Canada adds 48,300 new jobs as wages slip

The Hamilton Spectator - - BUSINESS - ANDY BLATCHFORD The Cana­dian Press with files from Record staff

The coun­try’s labour mar­ket con­tin­ues to pump out new jobs, but Cana­di­ans are see­ing wage in­creases fade and their work hours shrink.

Last month, the job mar­ket un­ex­pect­edly added 48,300 net new po­si­tions, thanks to surges i n part-time and pri­vate-sec­tor work, Statis­tics Canada said Fri­day. The Jan­uary em­ploy­ment sur­vey showed an in­crease of 32,400 part-time po­si­tions and a smaller gain of 15,800 jobs in the more de­sir­able cat­e­gory of full­time work. Both num­bers, how­ever, were too low to be deemed sta­tis­ti­cally sig­nif­i­cant.

Hamilton’s unem­ploy­ment rate rose slightly from 5.8 in De­cem­ber to 5.9 per cent in Jan­uary.

Na­tion­ally, the Statis­tics Canada re­port found that pri­vate-sec­tor jobs rose 32,400 be­tween De­cem­ber and Jan­uary, com­pared with an in­crease of 7,700 public­sec­tor po­si­tions. The in­creases helped drop the unem­ploy­ment rate to 6.8 per cent from 6.9.

Economists de­scribed over­all job growth as “very im­pres­sive” and “re­mark­ably strong.”

“It seems as if we are all think­ing that streak is go­ing to come to an end and it just keeps on go­ing,” said Desjardins se­nior econ­o­mist Jimmy Jean, not­ing the num­ber beat the con­sen­sus pre­dic­tion for a sixth straight month.

But even with more peo­ple work­ing, Jean said, the com­po­si­tion of the labour data re­mained sub­par due to some “lin­ger­ing weak­ness.”

He pointed to the dis­ap­point­ing growth in hourly wages in Jan­uary com­pared with a year ear­lier. Hourly earn­ings in­creased by less than 1.3 per cent, which was be­low in­fla­tion. In the past, Jean said, hourly wages have of­ten grown be­tween two and three per cent, and some­times even a bit more.

“So, there’s been a steady de­te­ri­o­ra­tion on that front and it seems like we can’t re­ally get off that tra­jec­tory,” said Jean, who also noted that year-over-year hours worked was only up 0.2 per cent be­cause of the shift to­ward part-time work.

Jean noted that the Bank of Canada had ex­pressed con­cerns about hours worked and earn­ings growth and didn’t think the lat­est jobs data would ease its pre­oc­cu­pa­tions, even if over­all the job mar­ket con­tin­ues to ex­pand.

Other ex­perts also pointed to the slump­ing wage and work hours in­creases.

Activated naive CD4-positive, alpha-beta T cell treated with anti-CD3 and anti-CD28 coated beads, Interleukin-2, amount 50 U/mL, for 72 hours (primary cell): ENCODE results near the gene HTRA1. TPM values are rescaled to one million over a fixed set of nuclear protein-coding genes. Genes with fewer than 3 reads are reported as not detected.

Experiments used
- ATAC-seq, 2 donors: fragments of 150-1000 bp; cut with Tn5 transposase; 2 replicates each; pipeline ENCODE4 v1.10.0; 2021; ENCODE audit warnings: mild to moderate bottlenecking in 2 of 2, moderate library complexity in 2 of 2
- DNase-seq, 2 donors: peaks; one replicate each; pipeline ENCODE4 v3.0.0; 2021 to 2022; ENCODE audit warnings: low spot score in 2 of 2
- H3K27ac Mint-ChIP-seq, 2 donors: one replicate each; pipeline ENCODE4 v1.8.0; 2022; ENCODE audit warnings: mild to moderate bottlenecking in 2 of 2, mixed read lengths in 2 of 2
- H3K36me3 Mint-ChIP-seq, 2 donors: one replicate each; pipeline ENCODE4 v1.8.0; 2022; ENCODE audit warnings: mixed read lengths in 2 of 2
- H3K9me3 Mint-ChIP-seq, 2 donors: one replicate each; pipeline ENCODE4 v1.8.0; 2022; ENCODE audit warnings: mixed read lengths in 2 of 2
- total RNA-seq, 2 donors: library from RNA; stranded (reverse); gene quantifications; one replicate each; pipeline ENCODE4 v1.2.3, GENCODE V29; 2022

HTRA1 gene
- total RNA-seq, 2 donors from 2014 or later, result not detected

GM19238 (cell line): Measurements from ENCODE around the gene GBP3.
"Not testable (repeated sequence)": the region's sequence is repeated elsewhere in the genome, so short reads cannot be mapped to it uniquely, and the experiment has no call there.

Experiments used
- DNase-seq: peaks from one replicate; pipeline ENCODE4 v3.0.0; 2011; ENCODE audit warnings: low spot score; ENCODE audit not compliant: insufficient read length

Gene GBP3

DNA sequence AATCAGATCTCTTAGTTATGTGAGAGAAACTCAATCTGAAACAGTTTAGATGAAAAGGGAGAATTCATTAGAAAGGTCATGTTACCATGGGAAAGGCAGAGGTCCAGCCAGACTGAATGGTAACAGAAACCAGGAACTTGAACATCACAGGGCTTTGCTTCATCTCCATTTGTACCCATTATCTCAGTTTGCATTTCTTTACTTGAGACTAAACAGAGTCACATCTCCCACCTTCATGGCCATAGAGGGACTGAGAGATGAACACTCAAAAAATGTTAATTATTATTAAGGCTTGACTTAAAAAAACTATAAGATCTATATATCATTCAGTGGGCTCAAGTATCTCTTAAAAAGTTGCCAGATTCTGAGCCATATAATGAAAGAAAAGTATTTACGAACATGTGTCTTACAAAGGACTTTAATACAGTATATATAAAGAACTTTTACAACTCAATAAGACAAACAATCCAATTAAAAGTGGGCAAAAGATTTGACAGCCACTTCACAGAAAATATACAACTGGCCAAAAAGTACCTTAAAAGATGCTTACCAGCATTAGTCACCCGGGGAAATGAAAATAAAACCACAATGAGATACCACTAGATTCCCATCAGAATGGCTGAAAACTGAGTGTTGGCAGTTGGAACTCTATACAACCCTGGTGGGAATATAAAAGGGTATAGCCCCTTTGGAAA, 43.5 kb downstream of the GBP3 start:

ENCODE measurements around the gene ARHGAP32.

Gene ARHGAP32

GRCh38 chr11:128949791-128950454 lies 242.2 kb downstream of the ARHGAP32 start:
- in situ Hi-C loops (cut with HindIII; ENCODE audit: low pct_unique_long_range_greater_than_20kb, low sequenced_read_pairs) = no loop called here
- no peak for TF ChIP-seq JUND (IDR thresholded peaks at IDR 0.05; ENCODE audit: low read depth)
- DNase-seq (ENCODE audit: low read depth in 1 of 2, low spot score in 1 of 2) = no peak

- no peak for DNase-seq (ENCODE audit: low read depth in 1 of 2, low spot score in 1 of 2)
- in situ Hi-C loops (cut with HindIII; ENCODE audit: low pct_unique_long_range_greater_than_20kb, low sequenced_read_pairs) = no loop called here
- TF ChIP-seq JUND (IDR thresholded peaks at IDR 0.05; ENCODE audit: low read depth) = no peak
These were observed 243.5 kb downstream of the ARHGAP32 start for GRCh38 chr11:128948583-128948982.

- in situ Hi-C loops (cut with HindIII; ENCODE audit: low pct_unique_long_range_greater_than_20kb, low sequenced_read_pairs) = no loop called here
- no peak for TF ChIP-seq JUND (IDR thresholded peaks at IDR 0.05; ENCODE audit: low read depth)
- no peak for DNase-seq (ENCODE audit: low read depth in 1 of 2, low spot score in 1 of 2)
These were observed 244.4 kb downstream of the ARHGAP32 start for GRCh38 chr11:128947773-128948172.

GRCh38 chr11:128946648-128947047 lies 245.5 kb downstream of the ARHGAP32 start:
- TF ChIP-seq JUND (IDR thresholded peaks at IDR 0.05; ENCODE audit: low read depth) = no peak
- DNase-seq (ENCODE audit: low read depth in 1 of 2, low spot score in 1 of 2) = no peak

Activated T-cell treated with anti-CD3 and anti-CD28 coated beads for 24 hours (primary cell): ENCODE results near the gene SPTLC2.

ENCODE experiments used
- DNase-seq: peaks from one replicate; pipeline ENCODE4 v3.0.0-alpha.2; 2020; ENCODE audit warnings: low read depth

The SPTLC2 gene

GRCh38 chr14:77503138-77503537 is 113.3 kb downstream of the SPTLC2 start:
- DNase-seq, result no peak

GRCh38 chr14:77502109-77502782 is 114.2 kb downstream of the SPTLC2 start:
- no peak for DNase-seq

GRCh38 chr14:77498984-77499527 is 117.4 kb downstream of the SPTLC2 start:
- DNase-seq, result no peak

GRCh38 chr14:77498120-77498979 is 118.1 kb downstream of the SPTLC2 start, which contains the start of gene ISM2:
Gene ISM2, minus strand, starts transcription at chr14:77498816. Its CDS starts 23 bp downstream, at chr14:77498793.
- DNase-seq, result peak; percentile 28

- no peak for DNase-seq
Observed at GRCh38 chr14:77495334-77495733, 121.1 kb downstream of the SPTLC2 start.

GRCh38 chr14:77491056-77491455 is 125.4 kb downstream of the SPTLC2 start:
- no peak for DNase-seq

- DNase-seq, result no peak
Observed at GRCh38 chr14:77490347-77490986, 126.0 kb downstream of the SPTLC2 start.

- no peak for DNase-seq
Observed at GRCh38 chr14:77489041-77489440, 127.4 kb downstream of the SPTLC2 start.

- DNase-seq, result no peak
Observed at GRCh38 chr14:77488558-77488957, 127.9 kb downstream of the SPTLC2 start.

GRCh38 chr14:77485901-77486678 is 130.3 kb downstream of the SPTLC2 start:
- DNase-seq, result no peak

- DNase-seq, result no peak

“It’s dis­ap­point­ing to see that we had a de­cline in hours worked — we also saw very weak wage growth,” said Craig Alexander, chief econ­o­mist for the Con­fer­ence Board of Canada.

Alexander was en­cour­aged that the “sur­pris­ing” amount of job cre­ation that Canada saw in the sec­ond half of last year has con­tin­ued into 2017. Alexander noted it’s im­por­tant to re­mem­ber that the gain of nearly 16,000 full-time po­si­tions last month was healthy on its own, even if most of the new jobs cre­ated were part time.

Look­ing back 12 months, Canada gained 276,100 net new jobs over­all with the ad­di­tion of 86,200 full-time po­si­tions and 189,900 part-time jobs.

The job mar­ket has now seen in­creases in five out of the past six monthly re­ports. The vast ma­jor­ity of the new jobs — or 42,600 po­si­tions — were cre­ated in the ser­vices sec­tor, with the bulk of those con­cen­trated in ar­eas such as fi­nance, in­sur­ance, real es­tate, busi­ness man­age­ment, trans­porta­tion and ware­hous­ing.

The num­ber of fac­tory jobs in Canada in­creased by 5,600 po­si­tions last month.

The cat­e­gory of self-em­ployed po­si­tions added 8,200 last month while paid em­ployee jobs climbed by 40,000.

Among the prov­inces, On­tario gained the most jobs last month with 28,800 new po­si­tions, an in­crease of 0.4 per cent com­pared with De­cem­ber. Most of those new jobs — or 23,500 po­si­tions — were part-time.

Statis­tics Canada also found the na­tional youth unem­ploy­ment rate rose in Jan­uary to 13.3 per cent, up from 12.6.


Work­ers rise in a lift at the Van­cou­ver Ship­yard. Statis­tics Canada said Fri­day the Cana­dian econ­omy added 48,300 net new jobs in Jan­uary.

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